They baked chocolate chip cookies to raise awareness about the "CHIP" program, which provides affordable health insurance for working families. Legislators must act to fund CHIP by the end of January or many states will run out of funding for the program that serves 9 million children.
Health Secretary Kara Odom Walker said Thursday that funding for the Children's Health Insurance Program in DE will last until the end of February, delaying the chance of 8,300 children losing their health insurance for another month. Orrin Hatch, who heads the Senate's Finance Committee, CBO Director Keith Hall said that a five-year extension of CHIP would cost the government $800 million over a 10-year period.
"If we go to six years, it may have no cost", Walden said.
Dr. Joanne Hilden, a pediatric cancer physician in Aurora, Colo., and past president of the American Society of Hematology-Oncology, said cancer patients who are anxious their CHIP funding will run out can't schedule care ahead of time. While the 20-year-old program enjoys wide support from Republicans and Democrats, they have been unable to compromise on an extension over a funding dispute.
Alabama and Utah are among the states unsure how long their federal CHIP funding will last, according to interviews with state officials.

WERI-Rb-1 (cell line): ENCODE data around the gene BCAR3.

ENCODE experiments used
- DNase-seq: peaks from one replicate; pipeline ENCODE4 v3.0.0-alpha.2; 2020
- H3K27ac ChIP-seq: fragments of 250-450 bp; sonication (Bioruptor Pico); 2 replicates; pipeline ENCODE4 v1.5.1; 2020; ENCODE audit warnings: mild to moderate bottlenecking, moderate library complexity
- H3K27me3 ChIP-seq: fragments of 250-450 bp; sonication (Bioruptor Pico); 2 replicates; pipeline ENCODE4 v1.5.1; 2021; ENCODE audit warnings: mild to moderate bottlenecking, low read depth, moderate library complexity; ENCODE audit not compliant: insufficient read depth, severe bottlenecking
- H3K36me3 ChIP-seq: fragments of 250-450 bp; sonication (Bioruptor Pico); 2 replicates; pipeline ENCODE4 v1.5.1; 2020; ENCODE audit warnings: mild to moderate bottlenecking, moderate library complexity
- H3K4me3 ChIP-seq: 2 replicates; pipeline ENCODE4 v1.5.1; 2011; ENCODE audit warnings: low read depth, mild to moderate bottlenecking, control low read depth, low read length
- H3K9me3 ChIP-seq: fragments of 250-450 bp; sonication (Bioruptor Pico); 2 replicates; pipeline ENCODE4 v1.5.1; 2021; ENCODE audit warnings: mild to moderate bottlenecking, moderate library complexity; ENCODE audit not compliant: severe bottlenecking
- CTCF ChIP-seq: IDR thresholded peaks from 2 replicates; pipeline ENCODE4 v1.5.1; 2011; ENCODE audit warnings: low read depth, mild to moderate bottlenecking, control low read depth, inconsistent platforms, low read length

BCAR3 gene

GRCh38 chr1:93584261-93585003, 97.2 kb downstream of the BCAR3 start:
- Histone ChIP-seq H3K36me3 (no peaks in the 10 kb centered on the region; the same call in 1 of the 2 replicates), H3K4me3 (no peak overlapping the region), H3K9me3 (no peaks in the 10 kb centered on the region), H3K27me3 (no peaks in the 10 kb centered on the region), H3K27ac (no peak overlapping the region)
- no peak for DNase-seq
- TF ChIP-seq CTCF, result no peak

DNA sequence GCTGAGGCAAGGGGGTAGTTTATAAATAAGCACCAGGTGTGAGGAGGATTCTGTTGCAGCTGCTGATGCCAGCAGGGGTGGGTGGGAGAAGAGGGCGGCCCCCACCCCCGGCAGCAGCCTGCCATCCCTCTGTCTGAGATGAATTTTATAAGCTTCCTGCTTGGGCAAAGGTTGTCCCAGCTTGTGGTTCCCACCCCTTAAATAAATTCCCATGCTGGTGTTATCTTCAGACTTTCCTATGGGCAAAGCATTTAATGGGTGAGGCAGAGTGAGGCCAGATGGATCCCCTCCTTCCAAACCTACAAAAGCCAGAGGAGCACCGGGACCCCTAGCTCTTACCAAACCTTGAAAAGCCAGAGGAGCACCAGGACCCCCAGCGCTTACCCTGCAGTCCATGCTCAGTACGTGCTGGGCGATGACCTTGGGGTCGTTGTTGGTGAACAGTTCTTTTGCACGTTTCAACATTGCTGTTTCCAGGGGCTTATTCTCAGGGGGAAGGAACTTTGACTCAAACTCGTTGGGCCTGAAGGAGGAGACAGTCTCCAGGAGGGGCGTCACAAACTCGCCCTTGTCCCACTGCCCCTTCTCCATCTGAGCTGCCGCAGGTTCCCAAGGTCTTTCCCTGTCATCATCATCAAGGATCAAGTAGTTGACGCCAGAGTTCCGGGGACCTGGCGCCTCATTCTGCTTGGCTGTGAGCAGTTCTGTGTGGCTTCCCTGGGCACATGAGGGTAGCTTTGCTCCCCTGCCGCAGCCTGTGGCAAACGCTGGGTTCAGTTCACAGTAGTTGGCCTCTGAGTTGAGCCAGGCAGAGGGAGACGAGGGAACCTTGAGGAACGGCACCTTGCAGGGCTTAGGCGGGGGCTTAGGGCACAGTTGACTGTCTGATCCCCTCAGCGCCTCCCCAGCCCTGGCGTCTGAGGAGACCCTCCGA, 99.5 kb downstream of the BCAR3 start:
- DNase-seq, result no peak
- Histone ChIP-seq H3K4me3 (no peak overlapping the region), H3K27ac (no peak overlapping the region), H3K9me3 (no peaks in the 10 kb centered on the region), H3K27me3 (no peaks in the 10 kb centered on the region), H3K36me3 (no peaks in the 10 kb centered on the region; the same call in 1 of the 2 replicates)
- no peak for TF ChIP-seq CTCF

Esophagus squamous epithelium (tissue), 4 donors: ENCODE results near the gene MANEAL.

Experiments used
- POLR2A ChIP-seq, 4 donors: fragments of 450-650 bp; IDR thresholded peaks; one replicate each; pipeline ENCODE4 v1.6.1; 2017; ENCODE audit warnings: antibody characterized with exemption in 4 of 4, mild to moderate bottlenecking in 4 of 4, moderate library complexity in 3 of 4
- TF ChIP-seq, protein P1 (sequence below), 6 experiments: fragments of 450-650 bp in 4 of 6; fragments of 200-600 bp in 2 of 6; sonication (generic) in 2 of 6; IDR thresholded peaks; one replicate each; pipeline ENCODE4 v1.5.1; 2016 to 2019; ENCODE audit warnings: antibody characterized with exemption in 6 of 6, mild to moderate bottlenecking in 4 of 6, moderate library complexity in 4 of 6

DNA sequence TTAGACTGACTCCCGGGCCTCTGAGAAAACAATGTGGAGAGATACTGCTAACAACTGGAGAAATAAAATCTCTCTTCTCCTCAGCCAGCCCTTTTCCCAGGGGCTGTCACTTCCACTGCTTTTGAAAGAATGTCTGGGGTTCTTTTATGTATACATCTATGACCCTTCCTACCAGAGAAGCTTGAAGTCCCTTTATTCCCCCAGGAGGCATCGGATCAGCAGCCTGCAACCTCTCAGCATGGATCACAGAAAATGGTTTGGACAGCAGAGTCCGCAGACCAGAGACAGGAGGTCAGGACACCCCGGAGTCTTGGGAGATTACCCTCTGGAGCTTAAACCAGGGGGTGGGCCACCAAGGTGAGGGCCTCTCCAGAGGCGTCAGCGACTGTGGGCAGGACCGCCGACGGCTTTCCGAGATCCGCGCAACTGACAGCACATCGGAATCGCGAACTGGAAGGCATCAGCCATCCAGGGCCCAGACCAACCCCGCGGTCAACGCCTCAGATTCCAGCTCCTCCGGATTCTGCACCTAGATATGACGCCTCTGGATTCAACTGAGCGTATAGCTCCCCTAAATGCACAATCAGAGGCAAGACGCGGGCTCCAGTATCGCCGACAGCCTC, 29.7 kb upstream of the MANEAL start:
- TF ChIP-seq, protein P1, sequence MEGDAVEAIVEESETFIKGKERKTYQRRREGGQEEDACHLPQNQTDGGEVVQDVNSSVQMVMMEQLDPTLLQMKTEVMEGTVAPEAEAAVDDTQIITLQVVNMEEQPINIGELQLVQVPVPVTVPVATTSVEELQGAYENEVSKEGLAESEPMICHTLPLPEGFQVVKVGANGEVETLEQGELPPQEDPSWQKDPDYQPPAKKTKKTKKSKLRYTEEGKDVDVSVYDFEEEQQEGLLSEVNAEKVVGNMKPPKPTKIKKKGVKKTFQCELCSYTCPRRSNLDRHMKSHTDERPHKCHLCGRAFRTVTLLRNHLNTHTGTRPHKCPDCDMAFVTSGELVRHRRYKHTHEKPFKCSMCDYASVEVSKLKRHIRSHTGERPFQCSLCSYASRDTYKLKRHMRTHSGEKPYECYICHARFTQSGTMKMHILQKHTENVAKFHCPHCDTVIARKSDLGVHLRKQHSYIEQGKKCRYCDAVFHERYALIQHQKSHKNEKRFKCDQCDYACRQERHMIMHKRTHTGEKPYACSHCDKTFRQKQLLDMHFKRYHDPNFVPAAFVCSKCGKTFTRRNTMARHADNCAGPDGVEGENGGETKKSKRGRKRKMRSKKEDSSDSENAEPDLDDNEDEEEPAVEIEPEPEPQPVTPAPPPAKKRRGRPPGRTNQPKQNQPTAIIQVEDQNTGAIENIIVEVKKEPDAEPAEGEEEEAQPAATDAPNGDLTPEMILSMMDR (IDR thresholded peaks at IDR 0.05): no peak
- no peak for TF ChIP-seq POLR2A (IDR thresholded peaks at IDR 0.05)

But it also expects that extending the CHIP program even further will actually save the government money. "We're going to have lower coverage for parents than we used to".
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Eleven states are expected to run through their remaining federal funds before the end of February: Arizona, Connecticut, Florida, Hawaii, Louisiana, Minnesota, Nevada, New York, Ohio, Washington State and Washington, DC.
As Republicans on Capitol Hill spent much of the fall cobbling together a tax reform package, Democrats criticized them for missing a September deadline without replenishing CHIP. But former Democratic Presidential candidate Hillary Clinton, who strongly supported the program as First Lady when it was enacted in 1997, put the onus on him to advance legislation. Every Child Matters, a non-partisan non-profit, urged the public to call on their elected representatives to "act immediately on a 5-year CHIP reauthorization".
"These families don't know if the rug is being pulled out from them at any time", he said.
In Ohio, covering the 200,000 children enrolled in CHIP costs about $45 million a month - a cost Ohio funds via Medicaid.
If CHIP gets canceled by the state, she likely won't bring Javier, 2, for his two-year checkup if nothing seems wrong. "We will have to decide between their health and spending the money on something else", she said. It is an editorially independent program of the Kaiser Family Foundation that is not affiliated with Kaiser Permanente.